The 2020 conference was to be held in Adelaide, but due to Coronavirus became our first virtual conference.
The theme for the conference was Disaster Preparedness – Are Earthquake Assessments critical to Heritage Structures?
The recent spate of natural disasters (drought, bushfires and pandemic) highlights the need for improved resilience against natural hazards. Improved seismic resilience for Australia is an important aspect of improving the nation’s disaster preparedness. This year’s conference invites authors to submit papers which address:
- Adequacy of current design standards;
- Compliance with current standards (from both a design and a construction perspective);
- Challenging current design standards
- The role of seismology in developing building codes for areas of low seismicity;
- Disaster planning, response, recovery and resilience studies;
- The performance of non-structural parts and components;
- Structural monitoring;
- Seismic retrofit of existing structures;
- The performance of lifelines, large-loss facilities and critical infrastructure including power distribution systems and dams;
The committee also welcomed papers on general earthquake engineering and engineering seismology.
André Filiatrault, is a Professor of Structural Engineering at the University School for Advanced Studies IUSS Pavia, Italy and an Emeritus Professor at the State University of New York at Buffalo. He received his master’s (1985) and Ph.D. (1988) degrees in civil engineering from the University of British Columbia after obtaining his bachelor’s degree in civil engineering from Université de Sherbrooke in 1983. After a two-year stint as an assistant professor at the University of British Columbia, he joined the Department of Civil Engineering at École Polytechnique, part of Université de Montréal, where he became a full professor in 1997. Professor Filiatrault joined the faculty at the University of California, San Diego in 1998, where he was a Professor of Structural Engineering until 2003. From 2003 to 2007, he served as the Deputy Director of the Multidisciplinary Center for Earthquake Engineering Research (MCEER). Professor Filiatrault also served as the Director of MCEER from 2008 to 2011. He is the current founding president of the International Association for the Seismic Performance of Non-Structural-Elements (SPONSE). His research over the last 33 years has focused on the seismic testing, analysis and design of civil engineering structures and non-structural building components. The professional achievements resulting from his research and teaching activities include five textbooks, more than 350 peer-reviewed scientific publications, the 1990 Sir Casimir Stanislaus Gzowski Medal from the Canadian Society for Civil Engineering, the 2002 Moisseiff Award from the American Society of Civil Engineers and the 2008 Outstanding Researcher/Scholar Award from the Research Foundation of the State University of New York.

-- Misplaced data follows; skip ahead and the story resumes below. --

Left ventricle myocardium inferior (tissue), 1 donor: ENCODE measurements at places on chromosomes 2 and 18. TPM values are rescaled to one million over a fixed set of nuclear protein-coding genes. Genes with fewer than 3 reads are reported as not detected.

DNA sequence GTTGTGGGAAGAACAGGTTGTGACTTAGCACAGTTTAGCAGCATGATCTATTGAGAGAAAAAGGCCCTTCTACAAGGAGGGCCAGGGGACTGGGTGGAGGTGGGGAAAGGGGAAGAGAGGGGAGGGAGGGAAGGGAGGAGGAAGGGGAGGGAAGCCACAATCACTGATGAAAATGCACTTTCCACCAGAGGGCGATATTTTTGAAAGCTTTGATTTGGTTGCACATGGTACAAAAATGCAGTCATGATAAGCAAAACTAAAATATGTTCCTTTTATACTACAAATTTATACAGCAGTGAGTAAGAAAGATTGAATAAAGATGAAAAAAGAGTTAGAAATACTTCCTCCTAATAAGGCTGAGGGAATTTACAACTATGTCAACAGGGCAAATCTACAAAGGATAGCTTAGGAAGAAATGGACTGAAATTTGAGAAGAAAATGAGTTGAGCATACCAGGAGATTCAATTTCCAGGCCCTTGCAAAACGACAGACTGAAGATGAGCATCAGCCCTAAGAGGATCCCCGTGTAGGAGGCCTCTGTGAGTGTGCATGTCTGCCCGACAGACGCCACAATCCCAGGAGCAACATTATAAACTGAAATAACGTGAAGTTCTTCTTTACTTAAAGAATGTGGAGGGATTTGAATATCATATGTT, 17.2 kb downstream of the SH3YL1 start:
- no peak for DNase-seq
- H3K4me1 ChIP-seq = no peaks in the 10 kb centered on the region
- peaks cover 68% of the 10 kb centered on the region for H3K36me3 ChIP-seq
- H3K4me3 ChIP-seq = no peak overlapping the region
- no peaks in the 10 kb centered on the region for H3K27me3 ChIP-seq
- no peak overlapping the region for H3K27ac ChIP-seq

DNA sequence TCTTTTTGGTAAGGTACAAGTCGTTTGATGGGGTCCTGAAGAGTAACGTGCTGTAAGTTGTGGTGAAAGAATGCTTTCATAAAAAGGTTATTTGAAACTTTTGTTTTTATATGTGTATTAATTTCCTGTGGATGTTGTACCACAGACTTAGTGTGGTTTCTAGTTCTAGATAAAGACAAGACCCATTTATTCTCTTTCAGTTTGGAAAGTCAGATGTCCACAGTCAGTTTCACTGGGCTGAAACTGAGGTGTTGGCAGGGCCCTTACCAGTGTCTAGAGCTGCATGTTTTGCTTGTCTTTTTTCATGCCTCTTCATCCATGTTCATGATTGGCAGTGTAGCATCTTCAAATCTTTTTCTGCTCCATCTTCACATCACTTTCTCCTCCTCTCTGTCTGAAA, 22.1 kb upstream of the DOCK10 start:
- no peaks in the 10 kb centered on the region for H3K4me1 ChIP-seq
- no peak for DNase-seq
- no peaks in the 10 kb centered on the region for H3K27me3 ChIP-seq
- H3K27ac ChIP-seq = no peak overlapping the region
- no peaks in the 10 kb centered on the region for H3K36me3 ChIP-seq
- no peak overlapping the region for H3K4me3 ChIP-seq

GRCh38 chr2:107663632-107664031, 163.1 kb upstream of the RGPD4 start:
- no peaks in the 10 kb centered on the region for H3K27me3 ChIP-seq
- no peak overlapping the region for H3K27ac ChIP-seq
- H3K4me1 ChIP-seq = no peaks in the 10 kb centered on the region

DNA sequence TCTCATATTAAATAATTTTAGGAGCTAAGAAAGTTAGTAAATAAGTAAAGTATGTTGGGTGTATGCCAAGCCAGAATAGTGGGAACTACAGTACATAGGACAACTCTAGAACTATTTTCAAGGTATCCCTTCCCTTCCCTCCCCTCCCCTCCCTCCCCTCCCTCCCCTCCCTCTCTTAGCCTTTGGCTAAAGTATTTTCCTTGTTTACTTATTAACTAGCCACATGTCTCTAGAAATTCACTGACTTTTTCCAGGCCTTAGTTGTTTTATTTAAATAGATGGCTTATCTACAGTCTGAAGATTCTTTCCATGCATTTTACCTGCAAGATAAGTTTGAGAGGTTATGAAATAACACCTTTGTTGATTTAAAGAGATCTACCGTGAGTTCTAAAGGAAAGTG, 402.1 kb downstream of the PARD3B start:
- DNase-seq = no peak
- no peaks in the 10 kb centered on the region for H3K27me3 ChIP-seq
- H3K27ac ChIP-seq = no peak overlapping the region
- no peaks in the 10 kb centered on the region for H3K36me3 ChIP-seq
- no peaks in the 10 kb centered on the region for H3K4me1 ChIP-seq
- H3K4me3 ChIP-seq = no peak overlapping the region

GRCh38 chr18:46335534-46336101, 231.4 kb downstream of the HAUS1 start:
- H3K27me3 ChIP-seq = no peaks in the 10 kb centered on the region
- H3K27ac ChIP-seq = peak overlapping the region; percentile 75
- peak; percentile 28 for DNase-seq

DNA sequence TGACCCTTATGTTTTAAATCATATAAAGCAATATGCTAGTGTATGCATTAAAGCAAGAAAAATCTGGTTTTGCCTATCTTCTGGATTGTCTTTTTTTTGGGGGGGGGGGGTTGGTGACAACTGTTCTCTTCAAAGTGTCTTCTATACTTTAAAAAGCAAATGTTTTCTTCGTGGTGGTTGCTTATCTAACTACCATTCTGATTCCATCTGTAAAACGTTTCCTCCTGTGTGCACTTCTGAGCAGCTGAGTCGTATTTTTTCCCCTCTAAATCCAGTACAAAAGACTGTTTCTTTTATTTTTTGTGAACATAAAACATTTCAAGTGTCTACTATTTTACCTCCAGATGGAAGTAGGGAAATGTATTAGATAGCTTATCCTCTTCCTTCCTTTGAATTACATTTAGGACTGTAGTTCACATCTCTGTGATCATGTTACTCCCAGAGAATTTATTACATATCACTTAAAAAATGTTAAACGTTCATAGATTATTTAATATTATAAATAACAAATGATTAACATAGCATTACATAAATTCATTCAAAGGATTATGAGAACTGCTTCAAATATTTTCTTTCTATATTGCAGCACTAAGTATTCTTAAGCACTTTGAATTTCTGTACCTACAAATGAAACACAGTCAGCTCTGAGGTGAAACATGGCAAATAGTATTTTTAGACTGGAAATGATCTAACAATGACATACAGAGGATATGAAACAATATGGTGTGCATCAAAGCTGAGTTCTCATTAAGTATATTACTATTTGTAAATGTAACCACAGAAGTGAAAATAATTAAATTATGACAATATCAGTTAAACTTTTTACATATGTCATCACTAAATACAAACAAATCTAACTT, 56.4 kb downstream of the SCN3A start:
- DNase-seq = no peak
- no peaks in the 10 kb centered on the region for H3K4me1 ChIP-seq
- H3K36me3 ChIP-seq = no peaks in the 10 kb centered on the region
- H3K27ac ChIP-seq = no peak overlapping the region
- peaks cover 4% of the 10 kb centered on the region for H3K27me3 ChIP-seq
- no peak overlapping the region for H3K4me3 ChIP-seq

Matt Gerstenberger is a seismologist at GNS Science in Wellington, New Zealand. He obtained his PhD in seismology from ETH-Zurich in 2003. His research interests include understanding and modelling of uncertainty, forecast and hazard model development and testing and time-dependence in the occurrence of seismicity. In the last decade he has been heavily involved in the multiple earthquake responses necessary in New Zealand, including the development of revised seismic hazard estimates that include the impacts of these earthquakes. He is currently leading the first major revision of the New Zealand National Seismic Hazard Model in more than 20 years.